New York State was divided into a set of subregions using a Smirnov test-based clustering algorithm (DeGaetano 1998). Using this procedure, stations were grouped based on geographic proximity and similarities among empirical extreme precipitation half-partial-duration series. Statistical comparisons between stations were performed on half-partial-duration series (e.g. the greatest 25 components for a 50 year data sample) rather than on full-partial-duration series (e.g. 50 components for a 50 year data sample) for this purpose to better reflect the spatial pattern of the most extreme precipitation events. Each subregion formed from this procedure (15 subregions in New York) consisted of stations that have no statistical differences between their empirical extreme precipitation half-partial-duration series.

The procedure for computing regional extreme precipitation return period amounts was similar to that used for computing these amounts for individual stations. The only difference involved the construction of the extreme precipitation partial-duration series, for which extreme precipitation events at all stations within a subregion were used to construct a ÔregionalÕ partial-duration series. If multiple stations within a subregion observed precipitation over the same time period (±3 days), only the largest daily precipitation total is retained for consideration in the regional partial-duration series. This eliminates the dependence of regional results on the density of stations within a subregion, since the same precipitation event may influence a large area that encompasses many of the stations. Each daily precipitation amount retained for consideration in the regional partial-duration series can be considered an independent subregional precipitation event. Once the construction of the regional partial-duration series was complete, the computation of return period amounts using the Beta-P distribution was used.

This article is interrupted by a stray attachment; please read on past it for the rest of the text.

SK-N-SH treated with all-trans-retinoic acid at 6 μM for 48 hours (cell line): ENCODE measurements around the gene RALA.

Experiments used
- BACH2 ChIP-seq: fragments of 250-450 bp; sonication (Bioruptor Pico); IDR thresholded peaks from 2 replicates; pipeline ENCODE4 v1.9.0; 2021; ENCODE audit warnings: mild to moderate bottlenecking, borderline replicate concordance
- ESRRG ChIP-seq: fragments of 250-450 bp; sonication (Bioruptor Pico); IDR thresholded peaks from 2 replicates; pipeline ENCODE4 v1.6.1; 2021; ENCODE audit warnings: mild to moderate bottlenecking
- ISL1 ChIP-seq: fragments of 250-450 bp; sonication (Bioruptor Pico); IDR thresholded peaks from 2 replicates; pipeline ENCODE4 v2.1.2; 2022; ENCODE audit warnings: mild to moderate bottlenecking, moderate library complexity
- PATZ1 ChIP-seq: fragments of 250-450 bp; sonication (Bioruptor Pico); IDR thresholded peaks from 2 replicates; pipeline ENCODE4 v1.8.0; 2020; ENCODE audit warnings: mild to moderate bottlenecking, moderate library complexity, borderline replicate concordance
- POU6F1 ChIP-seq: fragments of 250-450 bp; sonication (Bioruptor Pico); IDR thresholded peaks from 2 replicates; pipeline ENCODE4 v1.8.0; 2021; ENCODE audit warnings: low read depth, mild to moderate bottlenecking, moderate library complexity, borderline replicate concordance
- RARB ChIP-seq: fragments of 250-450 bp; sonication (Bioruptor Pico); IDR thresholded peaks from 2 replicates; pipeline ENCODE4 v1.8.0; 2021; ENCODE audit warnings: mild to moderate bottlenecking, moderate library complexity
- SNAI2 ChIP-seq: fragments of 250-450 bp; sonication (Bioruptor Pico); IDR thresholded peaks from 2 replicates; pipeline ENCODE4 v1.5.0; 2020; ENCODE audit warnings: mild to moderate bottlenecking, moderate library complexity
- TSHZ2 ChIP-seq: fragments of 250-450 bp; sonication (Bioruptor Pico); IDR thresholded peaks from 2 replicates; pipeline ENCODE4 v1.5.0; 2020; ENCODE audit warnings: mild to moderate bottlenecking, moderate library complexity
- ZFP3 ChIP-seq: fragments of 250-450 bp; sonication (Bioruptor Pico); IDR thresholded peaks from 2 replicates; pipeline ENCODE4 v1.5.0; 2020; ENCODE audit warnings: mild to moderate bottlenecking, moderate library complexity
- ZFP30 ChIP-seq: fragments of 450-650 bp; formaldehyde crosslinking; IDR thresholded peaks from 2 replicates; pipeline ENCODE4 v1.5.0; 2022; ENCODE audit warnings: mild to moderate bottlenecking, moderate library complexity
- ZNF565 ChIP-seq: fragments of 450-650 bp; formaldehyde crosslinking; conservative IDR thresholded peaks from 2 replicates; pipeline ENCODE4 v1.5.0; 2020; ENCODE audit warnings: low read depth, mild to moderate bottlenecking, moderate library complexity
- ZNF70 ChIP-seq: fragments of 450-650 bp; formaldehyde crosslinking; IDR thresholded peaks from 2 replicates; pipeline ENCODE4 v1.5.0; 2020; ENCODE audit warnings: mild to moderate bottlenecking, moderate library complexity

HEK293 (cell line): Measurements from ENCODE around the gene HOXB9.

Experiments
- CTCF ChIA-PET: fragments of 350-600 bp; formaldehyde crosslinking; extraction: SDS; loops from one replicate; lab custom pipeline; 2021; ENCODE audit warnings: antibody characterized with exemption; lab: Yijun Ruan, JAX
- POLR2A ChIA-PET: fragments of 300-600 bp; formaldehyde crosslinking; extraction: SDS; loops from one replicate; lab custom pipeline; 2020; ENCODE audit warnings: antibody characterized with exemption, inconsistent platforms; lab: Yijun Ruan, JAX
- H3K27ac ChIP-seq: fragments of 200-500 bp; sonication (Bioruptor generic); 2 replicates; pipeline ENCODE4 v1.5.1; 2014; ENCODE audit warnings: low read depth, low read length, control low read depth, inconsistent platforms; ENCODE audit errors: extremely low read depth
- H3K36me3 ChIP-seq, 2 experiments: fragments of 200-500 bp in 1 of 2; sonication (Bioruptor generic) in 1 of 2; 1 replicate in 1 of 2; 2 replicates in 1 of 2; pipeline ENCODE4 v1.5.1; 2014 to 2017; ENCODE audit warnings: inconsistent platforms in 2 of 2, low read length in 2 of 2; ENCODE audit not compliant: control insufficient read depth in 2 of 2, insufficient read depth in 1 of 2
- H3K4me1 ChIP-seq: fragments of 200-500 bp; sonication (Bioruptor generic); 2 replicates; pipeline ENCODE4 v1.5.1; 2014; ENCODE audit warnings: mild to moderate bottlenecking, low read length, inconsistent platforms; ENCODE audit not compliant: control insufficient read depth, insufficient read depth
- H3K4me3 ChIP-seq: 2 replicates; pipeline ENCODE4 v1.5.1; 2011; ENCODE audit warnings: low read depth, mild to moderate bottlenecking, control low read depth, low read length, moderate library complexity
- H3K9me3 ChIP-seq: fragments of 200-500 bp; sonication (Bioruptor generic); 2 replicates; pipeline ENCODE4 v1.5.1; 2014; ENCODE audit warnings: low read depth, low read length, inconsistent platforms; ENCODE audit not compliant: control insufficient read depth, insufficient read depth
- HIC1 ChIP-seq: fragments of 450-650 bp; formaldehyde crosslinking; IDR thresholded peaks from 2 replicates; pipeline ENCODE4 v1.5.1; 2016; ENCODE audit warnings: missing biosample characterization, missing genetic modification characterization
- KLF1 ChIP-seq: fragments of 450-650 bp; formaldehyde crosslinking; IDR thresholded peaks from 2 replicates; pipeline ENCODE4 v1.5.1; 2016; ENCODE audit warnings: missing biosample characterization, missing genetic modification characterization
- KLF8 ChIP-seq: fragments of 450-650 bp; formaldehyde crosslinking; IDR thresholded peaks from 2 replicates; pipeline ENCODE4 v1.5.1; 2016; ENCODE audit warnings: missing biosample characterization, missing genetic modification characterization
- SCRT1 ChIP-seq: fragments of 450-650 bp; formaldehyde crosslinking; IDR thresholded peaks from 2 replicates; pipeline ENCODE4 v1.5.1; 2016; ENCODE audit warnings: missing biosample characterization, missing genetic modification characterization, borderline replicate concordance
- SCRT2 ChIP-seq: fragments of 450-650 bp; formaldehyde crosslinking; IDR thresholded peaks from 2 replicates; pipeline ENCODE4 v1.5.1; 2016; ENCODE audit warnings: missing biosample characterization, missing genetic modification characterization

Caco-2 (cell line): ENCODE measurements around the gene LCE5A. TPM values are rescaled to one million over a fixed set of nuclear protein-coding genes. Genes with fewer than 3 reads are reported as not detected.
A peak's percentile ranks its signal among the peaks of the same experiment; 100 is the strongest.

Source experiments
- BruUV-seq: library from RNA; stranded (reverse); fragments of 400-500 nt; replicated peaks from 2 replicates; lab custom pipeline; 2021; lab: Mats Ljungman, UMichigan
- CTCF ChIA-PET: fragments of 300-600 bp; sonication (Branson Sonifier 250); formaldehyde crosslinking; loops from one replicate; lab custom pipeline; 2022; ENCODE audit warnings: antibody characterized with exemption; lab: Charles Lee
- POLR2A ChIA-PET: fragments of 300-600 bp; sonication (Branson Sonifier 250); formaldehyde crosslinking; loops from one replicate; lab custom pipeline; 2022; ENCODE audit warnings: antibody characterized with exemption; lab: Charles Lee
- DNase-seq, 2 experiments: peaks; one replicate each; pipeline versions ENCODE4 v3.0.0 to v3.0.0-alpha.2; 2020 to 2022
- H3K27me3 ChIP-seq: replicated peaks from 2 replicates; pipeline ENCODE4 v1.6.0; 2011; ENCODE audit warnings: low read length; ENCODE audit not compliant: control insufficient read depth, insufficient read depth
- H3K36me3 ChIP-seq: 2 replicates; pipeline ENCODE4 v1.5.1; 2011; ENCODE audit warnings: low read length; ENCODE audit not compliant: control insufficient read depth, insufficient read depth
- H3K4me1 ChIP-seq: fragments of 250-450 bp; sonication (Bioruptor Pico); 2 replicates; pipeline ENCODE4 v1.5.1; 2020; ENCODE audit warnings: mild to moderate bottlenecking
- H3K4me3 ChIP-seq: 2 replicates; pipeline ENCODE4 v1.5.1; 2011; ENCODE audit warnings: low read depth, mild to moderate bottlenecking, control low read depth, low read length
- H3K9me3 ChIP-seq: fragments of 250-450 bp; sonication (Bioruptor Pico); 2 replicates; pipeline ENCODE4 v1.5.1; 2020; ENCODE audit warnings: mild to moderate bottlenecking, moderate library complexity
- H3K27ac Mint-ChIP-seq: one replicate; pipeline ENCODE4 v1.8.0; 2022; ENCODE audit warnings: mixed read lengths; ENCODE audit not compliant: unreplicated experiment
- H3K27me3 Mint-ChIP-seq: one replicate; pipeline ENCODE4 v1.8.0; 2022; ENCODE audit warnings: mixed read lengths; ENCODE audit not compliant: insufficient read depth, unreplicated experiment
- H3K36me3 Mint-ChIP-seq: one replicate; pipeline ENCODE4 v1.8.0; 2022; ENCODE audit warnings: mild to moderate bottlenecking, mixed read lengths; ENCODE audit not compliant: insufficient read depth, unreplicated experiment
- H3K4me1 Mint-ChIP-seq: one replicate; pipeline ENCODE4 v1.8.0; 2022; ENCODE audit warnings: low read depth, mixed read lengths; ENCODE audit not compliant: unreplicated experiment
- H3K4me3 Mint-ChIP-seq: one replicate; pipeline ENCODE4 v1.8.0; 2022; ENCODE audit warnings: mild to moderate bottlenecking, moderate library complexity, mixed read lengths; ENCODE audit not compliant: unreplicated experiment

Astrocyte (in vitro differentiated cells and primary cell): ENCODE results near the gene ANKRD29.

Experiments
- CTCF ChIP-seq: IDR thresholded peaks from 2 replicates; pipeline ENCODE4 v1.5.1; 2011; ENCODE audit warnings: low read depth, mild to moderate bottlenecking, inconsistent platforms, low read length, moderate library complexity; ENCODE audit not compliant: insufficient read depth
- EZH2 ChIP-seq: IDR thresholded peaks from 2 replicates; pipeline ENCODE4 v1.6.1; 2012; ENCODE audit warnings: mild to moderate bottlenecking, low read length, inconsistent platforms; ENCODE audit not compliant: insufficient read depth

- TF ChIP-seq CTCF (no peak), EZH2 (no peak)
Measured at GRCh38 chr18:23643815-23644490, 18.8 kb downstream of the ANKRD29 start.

Surface water runoff includes not only precipitation reaching the EarthÕs surface in liquid form, but also the melting of a snowpack that has accumulated over time. Some applications may be more interested in the return period amounts associated with surface runoff rather than those associated with precipitation alone. Across most of New York State, less than 10% of the precipitation events that comprise the extreme precipitation partial duration series are potentially enhanced by the melting of a snowpack. The precipitation events were determined to be potentially enhanced by snowmelt if these extreme events were accompanied by decreases in snow depth.

In order
to assess the importance of snowmelt consideration when computing extreme
precipitation return period amounts, observations of snowpack water equivalent
(SWE) were obtained. Measurements
of SWE are taken once-daily at first-order stations, 11 of which are utilized
in New York and surrounding states (Table 5). Data at most of these stations were
available from 1953-2003. Since SWE is measured each day at 18 UTC (1PM EST),
daily changes in SWE reflect the change in snowpack between this hour on the
current day, and the same hour on the previous day. Return periods were
computed for daily extreme snowmelt events, daily extreme precipitation events,
and the combination of these events.
If snowmelt events influenced the extreme precipitation partial duration
series at a station, its magnitude was often less than the 50^{th}
percentile of the series. As a
result, the influence of snowmelt on extreme precipitation return period
amounts was minimal (< 2-3%) for recurrence intervals of 2 and 5 years, and
often non-existent for lower-frequency return periods.